The Open University is calling on higher education institutions, NHS employers and the government to address barriers to the nursing profession, which are contributing to the UK’s chronic shortage of nurses.
This comes as data secured by The Open University under the Freedom of Information (FOI) Act 2000[i], reveals that one in 20 (6%) places available to study nursing at university were vacant at the start of the current academic year – the equivalent of 1,450 potential nurses – despite three in 10 (30%) young people seriously considering the profession.
Analysis included in the university’s Breaking Barriers to Nursing report suggests that, if key stakeholders focus on removing the barriers faced by prospective students and ensure that all places to study nursing are filled each year, an additional 10,100 nurses could be fully qualified in 10 years time, with a further 4,340 additional students still studying. This would fill 13 per cent of the forecasted nursing deficit[ii].
Money, specifically the cost of study or living away from home as well as concerns about paying back student loans, was the most significant barrier experienced by those interested in becoming a registered nurse, deterring a third (33%) of those interested in the profession. However, there are also a number of other important issues to consider, such as, travel (13%), entry requirements (11%) and workload (17%).
These issues are also affecting many of those currently studying, which may go some way to explaining low retention on nursing degrees across the UK. On average, one in four (24%) students drops out before completing their study – 6,740 from each intake[iii]. Currently, one in three (32%) of those studying are unsure if they still want to become a nurse, which raises concerns about the stability of the existing talent pipeline.
These findings come at a time when the NHS has 11,000 vacancies for full-time nursing staff in England[iv], and new registrations from the EU have fallen from more than 10,000 in 2015/16 to just 800 in 2017/18[v]. In order to address shortages and develop the nursing workforce of the future in a more sustainable way, The Open University is suggesting a number of ways to remove barriers those thinking of pursuing a career as a registered nurse:
Sally Boyle, Head of School in the Faculty of Health, Wellbeing and Social Care at The Open University, responded to the findings: “It is devastating that at a time when the healthcare sector is under enormous pressure there are so many people who are being deterred from pursuing a nursing career. Something must be done to overcome the issues of under-subscription and trainee attrition, so that the NHS and other healthcare providers can continue to provide safe patient care.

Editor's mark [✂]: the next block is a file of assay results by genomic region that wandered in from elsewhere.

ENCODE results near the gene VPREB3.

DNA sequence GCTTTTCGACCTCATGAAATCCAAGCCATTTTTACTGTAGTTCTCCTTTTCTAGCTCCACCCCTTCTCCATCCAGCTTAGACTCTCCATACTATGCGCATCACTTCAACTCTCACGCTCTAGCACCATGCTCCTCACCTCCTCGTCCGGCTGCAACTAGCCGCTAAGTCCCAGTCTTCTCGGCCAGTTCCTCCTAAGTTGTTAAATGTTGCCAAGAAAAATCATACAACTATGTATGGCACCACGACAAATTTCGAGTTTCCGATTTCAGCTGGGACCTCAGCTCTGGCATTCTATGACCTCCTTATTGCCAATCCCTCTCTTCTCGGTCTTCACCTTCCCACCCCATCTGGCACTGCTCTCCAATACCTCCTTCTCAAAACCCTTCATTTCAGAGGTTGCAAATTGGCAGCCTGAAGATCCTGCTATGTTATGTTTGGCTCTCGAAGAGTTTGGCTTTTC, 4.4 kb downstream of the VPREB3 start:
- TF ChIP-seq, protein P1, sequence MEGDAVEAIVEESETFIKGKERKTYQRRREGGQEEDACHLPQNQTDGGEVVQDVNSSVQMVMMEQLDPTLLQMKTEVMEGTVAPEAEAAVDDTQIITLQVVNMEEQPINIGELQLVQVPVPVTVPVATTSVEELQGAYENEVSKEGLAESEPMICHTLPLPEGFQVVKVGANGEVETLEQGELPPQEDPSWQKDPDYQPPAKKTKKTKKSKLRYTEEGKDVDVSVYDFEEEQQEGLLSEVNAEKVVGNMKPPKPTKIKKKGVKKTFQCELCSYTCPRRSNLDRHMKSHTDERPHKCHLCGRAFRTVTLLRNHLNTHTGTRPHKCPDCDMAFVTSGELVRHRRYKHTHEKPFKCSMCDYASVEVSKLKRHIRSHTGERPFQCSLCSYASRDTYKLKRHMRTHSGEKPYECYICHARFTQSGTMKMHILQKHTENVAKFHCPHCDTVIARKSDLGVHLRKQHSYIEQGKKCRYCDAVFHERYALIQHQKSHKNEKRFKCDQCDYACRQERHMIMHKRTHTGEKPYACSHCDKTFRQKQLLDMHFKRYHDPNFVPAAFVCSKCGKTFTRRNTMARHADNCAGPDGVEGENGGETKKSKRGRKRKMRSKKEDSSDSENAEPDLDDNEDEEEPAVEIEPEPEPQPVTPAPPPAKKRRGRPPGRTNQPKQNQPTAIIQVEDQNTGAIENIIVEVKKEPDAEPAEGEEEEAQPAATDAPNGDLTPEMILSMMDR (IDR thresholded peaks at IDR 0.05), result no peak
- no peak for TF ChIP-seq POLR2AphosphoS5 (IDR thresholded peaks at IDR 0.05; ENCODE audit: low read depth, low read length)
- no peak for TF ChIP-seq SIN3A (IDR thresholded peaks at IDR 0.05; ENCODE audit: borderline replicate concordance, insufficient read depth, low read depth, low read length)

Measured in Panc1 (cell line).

“There are a number of barriers to studying nursing that can be easily addressed if Higher Education Institutions, healthcare employers and the government work together to take advantage of available technologies and initiatives, such as flexible technology-enabled learning and apprenticeships. By ensuring that the maximum possible number of nurses are training and registering each year, the sector will have better access to the nurses it urgently needs.”
Further details on the barriers faced by prospective and current nursing students, along with solutions to the issues can be found in The Open University’s new report Breaking Barriers to Nursing.
[i] The Open University issued requests to 77 Higher Education Institutions in the UK in March 2019 under the Freedom of Information Act 2000. 55 per cent of these organisations responded to The Open University’s request for information.
[ii] The King’s Fund NHS Vacancy Report (2019) forecasts that there will be a deficit of 108,000 nurses in the UK in 10 years time. If all places to study nursing were filled each year, there would be a total of 13,800 additional nurses – which is 13 per cent of the total deficit
[iii] Data from The Health Foundation (A critical moment: NHS staffing trends, retention and attrition, 2019) reveals that the average attrition rate on pre-registration nursing degrees in 24 per cent. According to UCAS (Acceptances by detailed subject group and domicile, 2017) 28,091 people accepted places to study nursing, which means that 6,742 people would have dropped out
[iv] NHS Digital (2019) NHS Vacancy Statistics England – February 2015-September 2018
[v] Nursing and Midwifery Council (2019) The big picture